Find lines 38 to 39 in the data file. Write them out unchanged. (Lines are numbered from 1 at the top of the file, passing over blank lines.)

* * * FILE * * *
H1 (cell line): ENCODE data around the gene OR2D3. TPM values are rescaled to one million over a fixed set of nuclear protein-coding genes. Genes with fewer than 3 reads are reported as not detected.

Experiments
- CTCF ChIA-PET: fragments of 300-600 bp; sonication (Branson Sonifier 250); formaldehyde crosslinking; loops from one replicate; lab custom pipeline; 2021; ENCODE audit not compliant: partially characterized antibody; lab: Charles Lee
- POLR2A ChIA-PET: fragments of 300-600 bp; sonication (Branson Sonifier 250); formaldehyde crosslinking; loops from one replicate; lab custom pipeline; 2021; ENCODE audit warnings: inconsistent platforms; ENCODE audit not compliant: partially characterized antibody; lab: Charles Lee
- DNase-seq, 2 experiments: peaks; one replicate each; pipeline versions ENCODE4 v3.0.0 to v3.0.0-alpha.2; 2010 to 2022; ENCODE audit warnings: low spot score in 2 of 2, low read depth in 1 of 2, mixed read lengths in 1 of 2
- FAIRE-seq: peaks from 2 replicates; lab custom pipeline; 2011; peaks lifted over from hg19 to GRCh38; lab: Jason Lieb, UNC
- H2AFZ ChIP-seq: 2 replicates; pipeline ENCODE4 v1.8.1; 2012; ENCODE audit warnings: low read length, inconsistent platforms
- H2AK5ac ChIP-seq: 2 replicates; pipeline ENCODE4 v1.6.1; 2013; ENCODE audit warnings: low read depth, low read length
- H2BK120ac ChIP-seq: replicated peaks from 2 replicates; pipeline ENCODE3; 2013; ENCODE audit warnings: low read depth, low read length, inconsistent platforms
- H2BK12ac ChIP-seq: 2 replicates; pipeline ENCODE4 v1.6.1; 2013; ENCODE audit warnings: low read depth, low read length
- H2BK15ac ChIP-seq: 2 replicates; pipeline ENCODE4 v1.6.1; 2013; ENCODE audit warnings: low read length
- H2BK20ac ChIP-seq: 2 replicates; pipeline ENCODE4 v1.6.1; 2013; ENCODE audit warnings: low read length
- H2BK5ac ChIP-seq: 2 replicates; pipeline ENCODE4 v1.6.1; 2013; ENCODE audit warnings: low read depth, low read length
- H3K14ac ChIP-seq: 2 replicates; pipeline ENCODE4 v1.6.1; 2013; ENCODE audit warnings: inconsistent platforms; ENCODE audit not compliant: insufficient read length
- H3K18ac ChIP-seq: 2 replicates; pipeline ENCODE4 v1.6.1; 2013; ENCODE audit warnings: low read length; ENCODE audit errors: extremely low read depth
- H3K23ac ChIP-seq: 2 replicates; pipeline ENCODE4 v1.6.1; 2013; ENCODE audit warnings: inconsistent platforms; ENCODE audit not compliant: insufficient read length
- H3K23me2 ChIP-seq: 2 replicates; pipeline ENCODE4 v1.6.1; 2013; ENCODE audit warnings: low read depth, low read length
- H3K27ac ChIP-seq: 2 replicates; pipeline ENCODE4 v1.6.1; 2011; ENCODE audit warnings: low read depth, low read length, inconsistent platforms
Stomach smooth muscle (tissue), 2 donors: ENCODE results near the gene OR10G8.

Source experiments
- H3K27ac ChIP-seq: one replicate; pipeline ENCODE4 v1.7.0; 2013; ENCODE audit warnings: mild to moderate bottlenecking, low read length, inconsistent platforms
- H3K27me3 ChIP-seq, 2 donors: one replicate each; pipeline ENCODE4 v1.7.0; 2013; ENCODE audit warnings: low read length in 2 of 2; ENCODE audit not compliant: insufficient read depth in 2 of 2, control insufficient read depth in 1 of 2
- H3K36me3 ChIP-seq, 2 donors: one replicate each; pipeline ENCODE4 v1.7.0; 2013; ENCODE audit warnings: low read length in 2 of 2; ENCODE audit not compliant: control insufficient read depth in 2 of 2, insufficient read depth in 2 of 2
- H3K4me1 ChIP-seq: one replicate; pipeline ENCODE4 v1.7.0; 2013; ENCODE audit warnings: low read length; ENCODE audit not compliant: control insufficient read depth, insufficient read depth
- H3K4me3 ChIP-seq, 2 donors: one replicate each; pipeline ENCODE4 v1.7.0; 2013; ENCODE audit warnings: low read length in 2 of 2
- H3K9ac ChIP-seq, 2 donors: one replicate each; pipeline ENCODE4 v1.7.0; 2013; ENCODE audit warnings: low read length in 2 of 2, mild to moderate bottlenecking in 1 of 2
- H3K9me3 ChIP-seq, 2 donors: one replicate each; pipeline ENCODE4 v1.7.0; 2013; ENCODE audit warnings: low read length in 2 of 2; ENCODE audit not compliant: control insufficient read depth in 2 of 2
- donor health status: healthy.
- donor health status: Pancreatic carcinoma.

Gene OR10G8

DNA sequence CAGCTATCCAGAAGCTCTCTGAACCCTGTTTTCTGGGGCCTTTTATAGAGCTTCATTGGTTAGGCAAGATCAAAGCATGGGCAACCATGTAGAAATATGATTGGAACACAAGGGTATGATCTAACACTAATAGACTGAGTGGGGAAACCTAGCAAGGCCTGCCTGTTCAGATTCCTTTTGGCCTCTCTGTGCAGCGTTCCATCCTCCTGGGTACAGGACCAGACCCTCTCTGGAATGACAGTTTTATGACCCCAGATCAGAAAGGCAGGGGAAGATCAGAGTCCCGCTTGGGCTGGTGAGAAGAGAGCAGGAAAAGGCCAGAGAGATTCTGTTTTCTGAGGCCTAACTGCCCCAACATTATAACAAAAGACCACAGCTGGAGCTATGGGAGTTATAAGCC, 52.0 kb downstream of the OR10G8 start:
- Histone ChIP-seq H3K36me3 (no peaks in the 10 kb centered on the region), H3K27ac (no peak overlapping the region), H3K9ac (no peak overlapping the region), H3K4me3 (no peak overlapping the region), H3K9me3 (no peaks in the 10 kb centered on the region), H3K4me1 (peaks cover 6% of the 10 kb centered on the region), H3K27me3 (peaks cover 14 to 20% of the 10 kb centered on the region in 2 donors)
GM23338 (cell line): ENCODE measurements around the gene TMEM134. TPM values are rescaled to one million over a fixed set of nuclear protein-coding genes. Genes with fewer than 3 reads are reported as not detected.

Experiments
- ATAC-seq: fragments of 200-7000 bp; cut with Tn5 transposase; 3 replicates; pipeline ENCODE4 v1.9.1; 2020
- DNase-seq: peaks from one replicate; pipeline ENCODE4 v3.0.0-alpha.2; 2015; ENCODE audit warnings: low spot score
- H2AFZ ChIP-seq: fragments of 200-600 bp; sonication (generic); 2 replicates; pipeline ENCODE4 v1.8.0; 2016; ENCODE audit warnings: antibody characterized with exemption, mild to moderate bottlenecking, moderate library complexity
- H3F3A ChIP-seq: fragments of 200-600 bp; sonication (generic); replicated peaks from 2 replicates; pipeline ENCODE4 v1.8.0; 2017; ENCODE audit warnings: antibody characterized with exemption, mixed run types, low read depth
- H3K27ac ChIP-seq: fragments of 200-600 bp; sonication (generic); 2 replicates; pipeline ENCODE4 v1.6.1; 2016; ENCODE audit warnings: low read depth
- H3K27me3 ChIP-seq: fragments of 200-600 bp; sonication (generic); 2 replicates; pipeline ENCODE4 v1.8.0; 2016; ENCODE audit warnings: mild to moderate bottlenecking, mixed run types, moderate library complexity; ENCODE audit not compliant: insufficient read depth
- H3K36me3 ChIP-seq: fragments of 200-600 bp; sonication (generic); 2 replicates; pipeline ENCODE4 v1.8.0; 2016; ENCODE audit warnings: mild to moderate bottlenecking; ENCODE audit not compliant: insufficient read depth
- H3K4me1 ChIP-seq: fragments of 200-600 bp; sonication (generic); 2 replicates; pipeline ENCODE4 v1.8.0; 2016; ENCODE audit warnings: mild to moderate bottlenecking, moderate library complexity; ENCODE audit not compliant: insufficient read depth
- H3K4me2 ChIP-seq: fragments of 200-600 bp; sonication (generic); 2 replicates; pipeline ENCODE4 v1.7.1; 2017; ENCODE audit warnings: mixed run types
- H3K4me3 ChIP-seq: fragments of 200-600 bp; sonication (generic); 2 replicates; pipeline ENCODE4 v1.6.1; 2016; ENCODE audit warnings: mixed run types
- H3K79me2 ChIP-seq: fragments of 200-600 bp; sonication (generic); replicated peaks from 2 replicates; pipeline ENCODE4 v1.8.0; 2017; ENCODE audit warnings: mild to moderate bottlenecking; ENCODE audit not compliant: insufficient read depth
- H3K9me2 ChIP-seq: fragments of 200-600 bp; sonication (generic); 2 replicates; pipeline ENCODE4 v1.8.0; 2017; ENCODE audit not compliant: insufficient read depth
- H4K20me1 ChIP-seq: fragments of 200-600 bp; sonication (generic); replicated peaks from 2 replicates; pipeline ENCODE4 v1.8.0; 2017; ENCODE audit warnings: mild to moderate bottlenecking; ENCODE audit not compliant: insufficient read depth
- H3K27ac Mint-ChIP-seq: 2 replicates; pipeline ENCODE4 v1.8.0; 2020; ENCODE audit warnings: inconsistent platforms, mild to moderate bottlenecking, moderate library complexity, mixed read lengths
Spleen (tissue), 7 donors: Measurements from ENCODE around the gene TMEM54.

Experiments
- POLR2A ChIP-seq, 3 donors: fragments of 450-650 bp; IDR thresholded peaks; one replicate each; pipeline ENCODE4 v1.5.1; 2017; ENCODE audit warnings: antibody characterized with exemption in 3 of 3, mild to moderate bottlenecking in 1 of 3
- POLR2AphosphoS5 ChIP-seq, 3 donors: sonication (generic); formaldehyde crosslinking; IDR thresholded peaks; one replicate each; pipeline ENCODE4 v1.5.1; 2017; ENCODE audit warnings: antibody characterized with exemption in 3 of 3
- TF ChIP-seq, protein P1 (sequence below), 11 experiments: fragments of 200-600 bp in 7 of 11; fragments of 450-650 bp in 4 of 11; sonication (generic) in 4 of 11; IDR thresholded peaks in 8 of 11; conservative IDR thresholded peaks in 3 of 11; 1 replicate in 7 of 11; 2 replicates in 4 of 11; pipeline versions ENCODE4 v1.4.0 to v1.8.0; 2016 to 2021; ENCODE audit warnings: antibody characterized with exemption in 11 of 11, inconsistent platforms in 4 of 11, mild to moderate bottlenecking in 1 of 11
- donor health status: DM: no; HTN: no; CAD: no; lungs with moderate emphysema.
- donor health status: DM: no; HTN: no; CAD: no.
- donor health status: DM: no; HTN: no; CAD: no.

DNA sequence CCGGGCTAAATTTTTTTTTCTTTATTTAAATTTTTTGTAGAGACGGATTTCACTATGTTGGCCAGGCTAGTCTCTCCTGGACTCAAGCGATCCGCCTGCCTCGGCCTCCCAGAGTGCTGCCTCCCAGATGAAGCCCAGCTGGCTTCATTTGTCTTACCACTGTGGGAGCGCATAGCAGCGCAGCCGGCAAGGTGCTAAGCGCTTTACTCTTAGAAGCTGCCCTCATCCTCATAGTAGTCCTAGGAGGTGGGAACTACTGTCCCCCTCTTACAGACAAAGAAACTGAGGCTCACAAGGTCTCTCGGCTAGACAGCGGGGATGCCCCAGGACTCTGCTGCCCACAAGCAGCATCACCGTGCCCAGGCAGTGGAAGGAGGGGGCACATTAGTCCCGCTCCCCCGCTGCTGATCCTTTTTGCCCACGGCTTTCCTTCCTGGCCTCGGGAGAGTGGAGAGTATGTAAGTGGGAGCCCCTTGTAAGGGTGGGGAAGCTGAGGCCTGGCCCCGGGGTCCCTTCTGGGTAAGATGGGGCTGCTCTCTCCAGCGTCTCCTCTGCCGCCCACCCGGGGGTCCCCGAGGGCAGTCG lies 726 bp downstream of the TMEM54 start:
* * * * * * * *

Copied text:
- H3F3A ChIP-seq: fragments of 200-600 bp; sonication (generic); replicated peaks from 2 replicates; pipeline ENCODE4 v1.8.0; 2017; ENCODE audit warnings: antibody characterized with exemption, mixed run types, low read depth
- H3K27ac ChIP-seq: fragments of 200-600 bp; sonication (generic); 2 replicates; pipeline ENCODE4 v1.6.1; 2016; ENCODE audit warnings: low read depth